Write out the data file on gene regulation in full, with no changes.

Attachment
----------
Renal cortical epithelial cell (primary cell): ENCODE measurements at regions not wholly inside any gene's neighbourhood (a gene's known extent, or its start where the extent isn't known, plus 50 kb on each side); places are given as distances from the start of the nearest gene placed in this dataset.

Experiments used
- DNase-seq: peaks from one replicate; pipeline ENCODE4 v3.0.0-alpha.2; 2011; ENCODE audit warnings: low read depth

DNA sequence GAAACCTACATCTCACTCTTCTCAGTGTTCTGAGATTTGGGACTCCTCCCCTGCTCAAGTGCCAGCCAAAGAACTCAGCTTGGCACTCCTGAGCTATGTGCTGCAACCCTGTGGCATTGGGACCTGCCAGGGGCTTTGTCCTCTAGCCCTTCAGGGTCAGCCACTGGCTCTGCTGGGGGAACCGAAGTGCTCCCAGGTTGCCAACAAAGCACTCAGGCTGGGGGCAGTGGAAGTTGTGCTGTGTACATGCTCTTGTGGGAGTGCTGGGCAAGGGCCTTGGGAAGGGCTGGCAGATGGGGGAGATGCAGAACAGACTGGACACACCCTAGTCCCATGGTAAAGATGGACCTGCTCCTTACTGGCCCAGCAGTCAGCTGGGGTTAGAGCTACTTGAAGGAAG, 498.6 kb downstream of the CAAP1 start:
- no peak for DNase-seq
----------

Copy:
Renal cortical epithelial cell (primary cell): ENCODE measurements at regions not wholly inside any gene's neighbourhood (a gene's known extent, or its start where the extent isn't known, plus 50 kb on each side); places are given as distances from the start of the nearest gene placed in this dataset.

Experiments used
- DNase-seq: peaks from one replicate; pipeline ENCODE4 v3.0.0-alpha.2; 2011; ENCODE audit warnings: low read depth

DNA sequence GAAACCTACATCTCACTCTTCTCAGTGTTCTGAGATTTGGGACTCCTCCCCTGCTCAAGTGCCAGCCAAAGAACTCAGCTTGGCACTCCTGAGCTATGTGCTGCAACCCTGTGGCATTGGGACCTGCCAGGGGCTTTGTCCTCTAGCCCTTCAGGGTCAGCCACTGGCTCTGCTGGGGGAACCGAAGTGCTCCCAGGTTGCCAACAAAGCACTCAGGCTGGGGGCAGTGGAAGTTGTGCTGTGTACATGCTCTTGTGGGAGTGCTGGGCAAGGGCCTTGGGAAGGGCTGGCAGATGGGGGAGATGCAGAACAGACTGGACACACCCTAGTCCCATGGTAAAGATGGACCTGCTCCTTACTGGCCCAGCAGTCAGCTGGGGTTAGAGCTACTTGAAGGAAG, 498.6 kb downstream of the CAAP1 start:
- no peak for DNase-seq